That all being said, a 5400 RPM laptop disk can be very slow. The performance graphs you have look to be about right on, and don't indicate anything problematic. If you do go for a good SSD, even if you need to swap to disk occasionally, things should all seem and feel much faster.


First thing I would check is the Hard Drive's health. (NOTE: if you have a bad drive defragmenting it before checking the SMART status can essentially shred your data). Go to http://www.smartmontools.org/ and download the windows version. Then open a CMD prompt and check the SMART status.

C:\Program Files\smartmontools\bin\

smartctl -a /dev/sda/

If you see a poor health status - you found your issue. Replace the drive.

If the status is good:

Move on to other troubleshooting. Since Ubuntu and Windows are experiencing the issue - drivers are not at fault. Check the BIOS for AHCI mode - yes you can change this after the OS is installed. If the drive is in IDE mode things will crawl regardless of drivers installed.

You will find the setting under Advanced in the BIOS computer setup menu.

HP PRO 300 SFF BIOS Settings

  • I'll have to check the drive health this evening. I have already checked, and know that the BIOS is configured to use AHCI mode. – Oliver Spryn Jul 21 '14 at 17:07
  • I ran a chkdsk, defragmenter, BIOS HDD health check, and all came back good and unfragmented. My defragmenter runs automatically every week. Any further ideas? – Oliver Spryn Jul 23 '14 at 10:18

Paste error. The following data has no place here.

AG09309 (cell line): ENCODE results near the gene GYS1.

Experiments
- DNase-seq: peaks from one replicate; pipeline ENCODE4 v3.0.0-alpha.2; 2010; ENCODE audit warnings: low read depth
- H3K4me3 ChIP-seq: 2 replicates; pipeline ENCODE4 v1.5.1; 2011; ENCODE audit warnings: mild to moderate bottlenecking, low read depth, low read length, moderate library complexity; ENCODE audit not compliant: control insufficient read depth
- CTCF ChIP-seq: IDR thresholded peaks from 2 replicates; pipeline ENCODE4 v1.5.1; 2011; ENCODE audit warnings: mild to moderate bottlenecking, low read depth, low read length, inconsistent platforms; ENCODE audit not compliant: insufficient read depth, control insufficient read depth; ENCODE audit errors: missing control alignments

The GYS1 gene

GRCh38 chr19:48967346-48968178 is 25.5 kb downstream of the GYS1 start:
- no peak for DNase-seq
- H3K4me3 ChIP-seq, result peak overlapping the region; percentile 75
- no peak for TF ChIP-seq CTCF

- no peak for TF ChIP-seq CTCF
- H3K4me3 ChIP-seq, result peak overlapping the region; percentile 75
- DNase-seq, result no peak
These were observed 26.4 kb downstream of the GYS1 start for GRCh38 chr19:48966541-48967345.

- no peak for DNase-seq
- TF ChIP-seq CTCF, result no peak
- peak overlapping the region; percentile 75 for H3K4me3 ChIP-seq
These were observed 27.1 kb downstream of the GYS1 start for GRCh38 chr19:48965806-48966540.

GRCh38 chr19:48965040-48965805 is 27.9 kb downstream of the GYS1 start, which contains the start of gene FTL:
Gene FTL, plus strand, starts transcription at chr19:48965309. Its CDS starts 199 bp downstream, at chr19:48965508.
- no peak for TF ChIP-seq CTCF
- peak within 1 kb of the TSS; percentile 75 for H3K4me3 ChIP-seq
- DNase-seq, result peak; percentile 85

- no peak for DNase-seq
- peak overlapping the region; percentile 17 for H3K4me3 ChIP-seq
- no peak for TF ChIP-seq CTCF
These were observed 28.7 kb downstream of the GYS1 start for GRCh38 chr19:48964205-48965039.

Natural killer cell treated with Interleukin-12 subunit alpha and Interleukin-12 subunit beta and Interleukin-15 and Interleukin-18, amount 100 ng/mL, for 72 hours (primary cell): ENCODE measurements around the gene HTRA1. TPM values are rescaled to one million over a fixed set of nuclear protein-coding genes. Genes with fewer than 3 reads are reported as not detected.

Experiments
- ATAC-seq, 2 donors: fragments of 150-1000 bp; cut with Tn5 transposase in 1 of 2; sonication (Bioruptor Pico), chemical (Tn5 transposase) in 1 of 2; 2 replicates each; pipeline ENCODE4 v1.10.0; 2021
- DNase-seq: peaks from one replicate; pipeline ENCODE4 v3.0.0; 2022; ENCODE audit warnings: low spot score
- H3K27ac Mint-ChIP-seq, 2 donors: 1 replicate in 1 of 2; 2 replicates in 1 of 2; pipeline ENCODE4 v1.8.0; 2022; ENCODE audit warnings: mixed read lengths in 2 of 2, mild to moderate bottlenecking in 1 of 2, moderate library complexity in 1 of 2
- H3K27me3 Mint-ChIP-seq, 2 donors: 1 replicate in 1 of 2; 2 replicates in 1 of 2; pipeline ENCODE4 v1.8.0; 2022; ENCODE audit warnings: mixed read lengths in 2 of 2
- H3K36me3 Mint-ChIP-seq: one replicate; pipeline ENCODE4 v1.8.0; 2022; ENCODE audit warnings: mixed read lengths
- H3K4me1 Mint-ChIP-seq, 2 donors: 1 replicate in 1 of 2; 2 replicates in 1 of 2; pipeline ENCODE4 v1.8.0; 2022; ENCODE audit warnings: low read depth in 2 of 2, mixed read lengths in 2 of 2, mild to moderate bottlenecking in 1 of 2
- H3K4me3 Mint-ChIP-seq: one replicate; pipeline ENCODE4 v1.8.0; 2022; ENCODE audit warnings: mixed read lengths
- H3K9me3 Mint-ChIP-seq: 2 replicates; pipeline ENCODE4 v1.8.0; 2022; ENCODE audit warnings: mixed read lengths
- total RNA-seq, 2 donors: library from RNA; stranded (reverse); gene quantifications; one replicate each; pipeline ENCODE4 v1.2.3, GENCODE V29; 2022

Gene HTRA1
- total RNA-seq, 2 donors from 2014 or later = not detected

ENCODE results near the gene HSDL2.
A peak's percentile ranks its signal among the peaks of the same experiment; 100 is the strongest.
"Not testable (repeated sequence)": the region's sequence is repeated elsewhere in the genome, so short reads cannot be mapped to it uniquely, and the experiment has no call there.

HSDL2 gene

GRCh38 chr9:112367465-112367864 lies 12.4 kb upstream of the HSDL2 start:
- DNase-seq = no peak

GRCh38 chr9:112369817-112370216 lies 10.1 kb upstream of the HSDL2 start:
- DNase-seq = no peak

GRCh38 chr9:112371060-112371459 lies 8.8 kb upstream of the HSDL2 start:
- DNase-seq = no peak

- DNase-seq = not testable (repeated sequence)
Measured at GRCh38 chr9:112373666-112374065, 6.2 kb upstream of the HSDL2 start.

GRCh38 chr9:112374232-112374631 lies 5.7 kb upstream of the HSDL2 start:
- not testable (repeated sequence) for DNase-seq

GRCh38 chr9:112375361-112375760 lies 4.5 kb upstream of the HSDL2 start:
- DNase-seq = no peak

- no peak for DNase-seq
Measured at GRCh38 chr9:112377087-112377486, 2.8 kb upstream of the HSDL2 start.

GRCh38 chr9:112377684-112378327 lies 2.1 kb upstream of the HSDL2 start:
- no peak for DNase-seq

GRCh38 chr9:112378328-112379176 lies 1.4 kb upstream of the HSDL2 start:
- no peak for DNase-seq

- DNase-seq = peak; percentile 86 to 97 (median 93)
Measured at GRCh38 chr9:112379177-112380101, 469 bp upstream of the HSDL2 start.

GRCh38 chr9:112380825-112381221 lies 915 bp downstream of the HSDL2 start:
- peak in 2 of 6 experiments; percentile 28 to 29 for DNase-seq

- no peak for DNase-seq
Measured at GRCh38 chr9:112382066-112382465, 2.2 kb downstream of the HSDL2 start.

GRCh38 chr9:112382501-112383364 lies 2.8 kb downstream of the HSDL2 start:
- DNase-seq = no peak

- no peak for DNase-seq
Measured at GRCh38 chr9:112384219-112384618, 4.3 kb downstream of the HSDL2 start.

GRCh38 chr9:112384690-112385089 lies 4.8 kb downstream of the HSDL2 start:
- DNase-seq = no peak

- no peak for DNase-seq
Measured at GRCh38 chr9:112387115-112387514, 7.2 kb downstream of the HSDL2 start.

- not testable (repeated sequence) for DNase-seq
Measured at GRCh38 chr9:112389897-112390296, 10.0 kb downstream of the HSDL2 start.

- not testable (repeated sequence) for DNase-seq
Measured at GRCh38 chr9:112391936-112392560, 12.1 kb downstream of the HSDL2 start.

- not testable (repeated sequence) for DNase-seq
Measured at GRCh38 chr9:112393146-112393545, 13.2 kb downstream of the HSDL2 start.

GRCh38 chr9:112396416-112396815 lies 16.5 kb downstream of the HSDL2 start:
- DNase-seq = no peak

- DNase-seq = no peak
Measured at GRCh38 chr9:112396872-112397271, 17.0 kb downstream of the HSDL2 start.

• The odd thing is that you are experiencing this in Linux as well. That has me looking at the hardware itself. Maybe swap the sata cable and sata port. - Also check the disk speed in windows by going to DeviceManager opening the properties of your controller and run a speed test on port 0. Compare this with gnome-disks in Ubuntu. Differences? – jharrell Jul 23 '14 at 16:22
  • Have you ever heard of cases where the chipset was the bottleneck? The HDD is stock, from what I know, so it isn't like an overperforming HDD was coupled with an underperforming chipset. – Oliver Spryn Jul 23 '14 at 16:52

Seems your HDD is Old and Slow try to get a better one also, HDD actually self-die over time, so a Core2Duo Laptop might be used a lot, and also, laptop Drops/similarities may cause a severe HDD damage.

see Victoria HDD to Check HDD Health, this is a Low-Level tool, so careful some when you use it

The other thing i actually had on my Windows 8.1 Update 1 is that Superfetch service was over-killing my HDD to 100% most of the time

you can turn off that service by Running the following command in a Command prompt, you can open a command prompt by press Windows + X and then Clicking on Command Prompt (Admin) , running without administrator permissions won't work :

net stop superfetch

This service starts everytime on boot, so if you got the problem fixed, you might wanna disable it permanently, open:


And look up for Superfetch > Right Click > Properties > and set to Disabled

By the way this service is for ReadyBoost, and if you use ReadyBoost, you must NOT Disabled/Stop it!


Check your background disk-intensive activities (file sharing/serving, disk indexing - especially image collections indexing) to avoid excessive load on the disk subsystem; possibly, do a through malware scan to see if it is some little pest running and bogging down your disk performances.

Check your disk SMART statistics to check if it is healthy - regardless performances, it is a good practice every now and then to preserve your data.

Go for SSD for system, software, swap (only if you plan to run memory intensive applications, otherwise modern machines' RAM is more than enough to avoid using swap at all), and for the data you access more often - i.e. working directories - but stay for HDD for the bulk of the data as SSD are not yet nearly competitive in terms of pricing per GB.